Management Considerations

  • Michael G. Pappas


The success of most startup biotechnology companies depends upon a number of factors. First, the idea or technology base on which the company builds its research and eventual products must be sound. Second, it must be at a stage in which it can be developed realistically. Third, the scientific staff must be qualified to conduct the research necessary to fully develop the technology, be extremely hard working, innovative, and willing to assume the risks associated with working in a small company. Fourth, the business managers of the company must be thoroughly familiar with the technology base upon which the company is founded and must also understand fully the rigors of conducting business in the fast paced bio technology field. This includes choosing to develop products that will generate signifi cant income for the company in a reason able period of time, and targeting the right customers for these products.


Senior Management Stock Option Credit Union Biotechnology Company Fringe Benefit 
These keywords were added by machine and not by the authors. This process is experimental and the keywords may be updated as the learning algorithm improves.


Unable to display preview. Download preview PDF.

Unable to display preview. Download preview PDF.

Pertinent Reading


  1. Gootnick, D.E. and M. M. Gootnick. 1993. Building a world-class team environment in a biotechnol-ogy company organization.GEN 13:4. Google Scholar
  2. Herzberg, F. 1968. Motivation, morale money.Psychol. Today (March)p. 66.Google Scholar
  3. Jensen, D.G. 1991. Biotech employers stress technical ability, creativity and people skills.GEN 11:27. Google Scholar


  1. The American Almanac of Jobs and J.W. Wright and E.J. Dwyer. Avon, New York, 1990.Google Scholar
  2. Biotechnology 91: A Changing G.S. Burrill and K.B. Lee Jr. Ernst Young, San Francisco, 1990.Google Scholar
  3. The Corporate D. Freudberg. American Management Association, New York, 1986.Google Scholar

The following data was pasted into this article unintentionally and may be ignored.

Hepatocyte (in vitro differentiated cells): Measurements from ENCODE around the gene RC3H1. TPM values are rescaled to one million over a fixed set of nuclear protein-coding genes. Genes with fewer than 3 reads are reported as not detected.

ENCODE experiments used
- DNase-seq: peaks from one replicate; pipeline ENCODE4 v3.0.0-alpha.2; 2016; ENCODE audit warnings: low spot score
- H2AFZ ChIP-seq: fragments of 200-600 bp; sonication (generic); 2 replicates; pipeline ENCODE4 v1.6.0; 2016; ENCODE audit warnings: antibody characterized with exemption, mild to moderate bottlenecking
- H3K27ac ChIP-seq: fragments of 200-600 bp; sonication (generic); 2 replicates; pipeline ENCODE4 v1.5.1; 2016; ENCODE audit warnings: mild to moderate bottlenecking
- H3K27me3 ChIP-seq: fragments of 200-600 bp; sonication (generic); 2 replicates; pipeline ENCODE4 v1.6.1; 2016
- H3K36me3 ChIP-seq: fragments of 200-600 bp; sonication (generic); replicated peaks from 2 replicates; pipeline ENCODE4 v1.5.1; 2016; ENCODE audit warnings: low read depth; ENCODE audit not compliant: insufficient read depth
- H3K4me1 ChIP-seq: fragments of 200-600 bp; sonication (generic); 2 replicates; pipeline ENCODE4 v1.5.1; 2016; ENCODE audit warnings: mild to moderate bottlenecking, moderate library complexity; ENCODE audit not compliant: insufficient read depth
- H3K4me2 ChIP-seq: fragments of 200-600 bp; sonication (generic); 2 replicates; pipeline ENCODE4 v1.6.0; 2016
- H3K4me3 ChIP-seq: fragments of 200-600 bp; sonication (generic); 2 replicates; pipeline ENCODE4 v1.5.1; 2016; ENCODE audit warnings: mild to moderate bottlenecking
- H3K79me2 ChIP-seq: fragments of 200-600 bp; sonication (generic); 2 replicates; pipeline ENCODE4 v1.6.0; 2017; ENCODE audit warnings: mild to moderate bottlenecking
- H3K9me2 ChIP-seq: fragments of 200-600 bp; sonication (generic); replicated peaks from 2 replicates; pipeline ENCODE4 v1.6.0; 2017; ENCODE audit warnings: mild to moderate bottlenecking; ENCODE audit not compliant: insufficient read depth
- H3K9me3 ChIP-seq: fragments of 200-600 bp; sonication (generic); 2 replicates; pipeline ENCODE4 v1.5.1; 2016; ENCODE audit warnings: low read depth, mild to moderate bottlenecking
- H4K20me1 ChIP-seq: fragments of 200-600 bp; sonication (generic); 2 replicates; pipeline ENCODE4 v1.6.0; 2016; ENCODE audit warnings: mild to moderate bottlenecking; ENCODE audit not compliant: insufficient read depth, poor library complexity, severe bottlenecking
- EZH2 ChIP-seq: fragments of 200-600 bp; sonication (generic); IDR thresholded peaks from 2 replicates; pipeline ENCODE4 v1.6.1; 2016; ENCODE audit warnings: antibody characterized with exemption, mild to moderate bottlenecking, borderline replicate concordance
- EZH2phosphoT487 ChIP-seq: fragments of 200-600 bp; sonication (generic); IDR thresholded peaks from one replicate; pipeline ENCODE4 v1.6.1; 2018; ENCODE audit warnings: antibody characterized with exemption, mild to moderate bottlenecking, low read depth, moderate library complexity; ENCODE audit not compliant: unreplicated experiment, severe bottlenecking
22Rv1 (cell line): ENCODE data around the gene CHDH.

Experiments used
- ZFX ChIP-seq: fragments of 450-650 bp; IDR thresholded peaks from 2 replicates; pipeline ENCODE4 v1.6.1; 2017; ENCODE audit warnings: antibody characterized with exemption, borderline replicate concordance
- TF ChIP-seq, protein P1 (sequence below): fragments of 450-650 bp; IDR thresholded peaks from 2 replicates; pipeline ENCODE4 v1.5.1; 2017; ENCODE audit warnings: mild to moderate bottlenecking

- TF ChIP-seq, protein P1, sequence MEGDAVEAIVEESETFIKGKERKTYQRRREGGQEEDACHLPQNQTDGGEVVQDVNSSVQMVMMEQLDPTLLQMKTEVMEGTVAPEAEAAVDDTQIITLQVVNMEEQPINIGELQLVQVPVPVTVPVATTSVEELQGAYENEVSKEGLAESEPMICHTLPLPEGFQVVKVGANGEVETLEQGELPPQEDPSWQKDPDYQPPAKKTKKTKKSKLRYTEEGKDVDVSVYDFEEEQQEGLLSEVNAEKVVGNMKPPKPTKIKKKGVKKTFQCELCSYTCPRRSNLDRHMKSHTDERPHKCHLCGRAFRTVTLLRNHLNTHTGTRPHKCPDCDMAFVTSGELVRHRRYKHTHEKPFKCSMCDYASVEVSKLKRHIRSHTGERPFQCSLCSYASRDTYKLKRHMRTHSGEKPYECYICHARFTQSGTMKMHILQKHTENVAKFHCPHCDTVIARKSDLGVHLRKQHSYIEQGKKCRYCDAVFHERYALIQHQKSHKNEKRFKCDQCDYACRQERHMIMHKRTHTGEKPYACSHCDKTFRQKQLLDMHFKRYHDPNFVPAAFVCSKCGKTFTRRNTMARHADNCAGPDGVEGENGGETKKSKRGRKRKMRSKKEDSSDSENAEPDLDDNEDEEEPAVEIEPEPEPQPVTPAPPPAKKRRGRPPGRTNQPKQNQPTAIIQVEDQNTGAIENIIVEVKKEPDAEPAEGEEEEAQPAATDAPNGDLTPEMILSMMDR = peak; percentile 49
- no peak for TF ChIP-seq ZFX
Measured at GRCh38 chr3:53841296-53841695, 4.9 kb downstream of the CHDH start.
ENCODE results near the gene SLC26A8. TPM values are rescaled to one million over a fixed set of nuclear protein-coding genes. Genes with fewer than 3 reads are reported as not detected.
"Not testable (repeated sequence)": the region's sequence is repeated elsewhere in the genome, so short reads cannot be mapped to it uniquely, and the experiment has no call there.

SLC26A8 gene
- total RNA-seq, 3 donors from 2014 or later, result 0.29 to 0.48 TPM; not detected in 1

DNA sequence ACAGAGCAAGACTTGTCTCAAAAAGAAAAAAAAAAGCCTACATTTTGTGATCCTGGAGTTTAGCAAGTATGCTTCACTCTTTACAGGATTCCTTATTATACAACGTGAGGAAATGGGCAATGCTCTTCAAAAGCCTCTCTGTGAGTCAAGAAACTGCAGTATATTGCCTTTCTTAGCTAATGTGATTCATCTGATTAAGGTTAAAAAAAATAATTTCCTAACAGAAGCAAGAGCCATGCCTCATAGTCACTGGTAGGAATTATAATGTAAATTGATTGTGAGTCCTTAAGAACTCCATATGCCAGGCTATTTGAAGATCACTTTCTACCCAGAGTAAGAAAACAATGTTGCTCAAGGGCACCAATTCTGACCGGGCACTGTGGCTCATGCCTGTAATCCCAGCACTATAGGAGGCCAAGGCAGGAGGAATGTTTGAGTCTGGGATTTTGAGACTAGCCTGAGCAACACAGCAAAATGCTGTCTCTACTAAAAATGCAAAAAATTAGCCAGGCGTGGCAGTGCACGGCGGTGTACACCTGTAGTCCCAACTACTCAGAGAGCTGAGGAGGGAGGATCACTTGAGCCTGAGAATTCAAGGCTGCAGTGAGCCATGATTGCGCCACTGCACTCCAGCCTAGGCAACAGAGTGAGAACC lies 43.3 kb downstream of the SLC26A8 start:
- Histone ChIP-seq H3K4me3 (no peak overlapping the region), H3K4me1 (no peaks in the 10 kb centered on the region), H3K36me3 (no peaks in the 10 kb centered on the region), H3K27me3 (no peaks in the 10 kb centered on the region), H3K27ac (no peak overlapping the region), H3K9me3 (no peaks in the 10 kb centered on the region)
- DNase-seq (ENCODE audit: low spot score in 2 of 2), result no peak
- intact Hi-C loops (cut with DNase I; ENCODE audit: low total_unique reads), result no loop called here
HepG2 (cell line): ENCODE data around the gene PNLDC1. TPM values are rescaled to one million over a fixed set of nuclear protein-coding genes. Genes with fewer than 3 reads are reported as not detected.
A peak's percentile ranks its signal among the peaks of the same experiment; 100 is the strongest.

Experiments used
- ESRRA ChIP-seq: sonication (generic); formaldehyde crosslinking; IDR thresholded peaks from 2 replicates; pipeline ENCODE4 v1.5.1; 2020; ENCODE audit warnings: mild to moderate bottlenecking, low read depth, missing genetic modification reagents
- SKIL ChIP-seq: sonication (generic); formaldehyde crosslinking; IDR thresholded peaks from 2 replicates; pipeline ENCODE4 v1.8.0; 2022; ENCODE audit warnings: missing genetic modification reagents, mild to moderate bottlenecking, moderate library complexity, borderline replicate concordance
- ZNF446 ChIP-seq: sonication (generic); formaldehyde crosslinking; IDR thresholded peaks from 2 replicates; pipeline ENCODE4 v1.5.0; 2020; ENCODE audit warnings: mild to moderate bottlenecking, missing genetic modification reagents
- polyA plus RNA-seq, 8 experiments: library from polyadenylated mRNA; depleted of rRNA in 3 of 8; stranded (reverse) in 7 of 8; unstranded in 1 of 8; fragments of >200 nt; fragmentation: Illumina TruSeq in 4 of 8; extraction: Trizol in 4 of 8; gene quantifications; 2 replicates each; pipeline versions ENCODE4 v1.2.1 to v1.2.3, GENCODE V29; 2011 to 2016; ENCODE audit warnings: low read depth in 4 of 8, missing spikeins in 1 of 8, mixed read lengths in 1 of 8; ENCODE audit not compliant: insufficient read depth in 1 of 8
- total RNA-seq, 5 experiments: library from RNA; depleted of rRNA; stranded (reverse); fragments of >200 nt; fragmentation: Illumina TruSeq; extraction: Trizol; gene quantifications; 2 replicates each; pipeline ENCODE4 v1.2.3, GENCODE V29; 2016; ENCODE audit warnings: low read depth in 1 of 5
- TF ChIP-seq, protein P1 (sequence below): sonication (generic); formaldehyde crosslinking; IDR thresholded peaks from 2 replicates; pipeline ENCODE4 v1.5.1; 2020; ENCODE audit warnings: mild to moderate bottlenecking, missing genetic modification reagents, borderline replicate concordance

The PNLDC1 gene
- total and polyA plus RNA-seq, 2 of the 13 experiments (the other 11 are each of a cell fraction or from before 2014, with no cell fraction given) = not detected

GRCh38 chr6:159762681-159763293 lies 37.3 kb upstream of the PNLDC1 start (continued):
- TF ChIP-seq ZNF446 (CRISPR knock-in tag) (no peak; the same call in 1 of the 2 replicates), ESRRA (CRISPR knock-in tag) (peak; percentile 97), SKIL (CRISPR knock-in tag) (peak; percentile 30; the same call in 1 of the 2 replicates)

4. The Employee Survival Guide to Mergers and P. Pritchett. Pritchett Associates, Dallas, 1990.Google Scholar
  5. Jobs‘81. by K. Petras and R. Petras. Prentice Hall, New York, 1991.Google Scholar
  6. J.A.F. Stoner. Prentice-Hall, Englewood Cliffs, NJ, 1978.Google Scholar
  7. Management: P.F. Drucker. Harper Row, New York, 1973.Google Scholar
  8. Managing. by H. Geneen. Doubleday, New York, 1984.Google Scholar
  9. Occupational Prestige in Comparative D.J. Treiman. Academic Press, New York, 1977.Google Scholar
  10. Organization and Management. A systems and contingency F.E. Kast and J.E. Rosenzweig. McGraw-Hill, New York, 1979.Google Scholar
  11. Productive J.A. Goren. Brick House, Acton, MA, 1990.Google Scholar
  12. Smart Hiring. The Complete Guide for Recruiting R.W. Wendover. National Management Staff, Englewood, CA, 1989.Google Scholar
  13. Supervisory Personnel Management.The Institute of Financial Education, 1988.Google Scholar
  14. The Termination R. Coulson. Free Press, New York, 1981.Google Scholar
  15. What Color is Your Parachute? A Practical Manual for Job-Hunters Career Changers. by R.N. Bolles. Ten Speed Press, Berkeley, CA, 1990.Google Scholar

Copyright information

© Springer Science+Business Media New York 1994

Authors and Affiliations

  • Michael G. Pappas
    • 1
  1. 1.Advanced Instruments Inc.NorwoodUSA

Personalised recommendations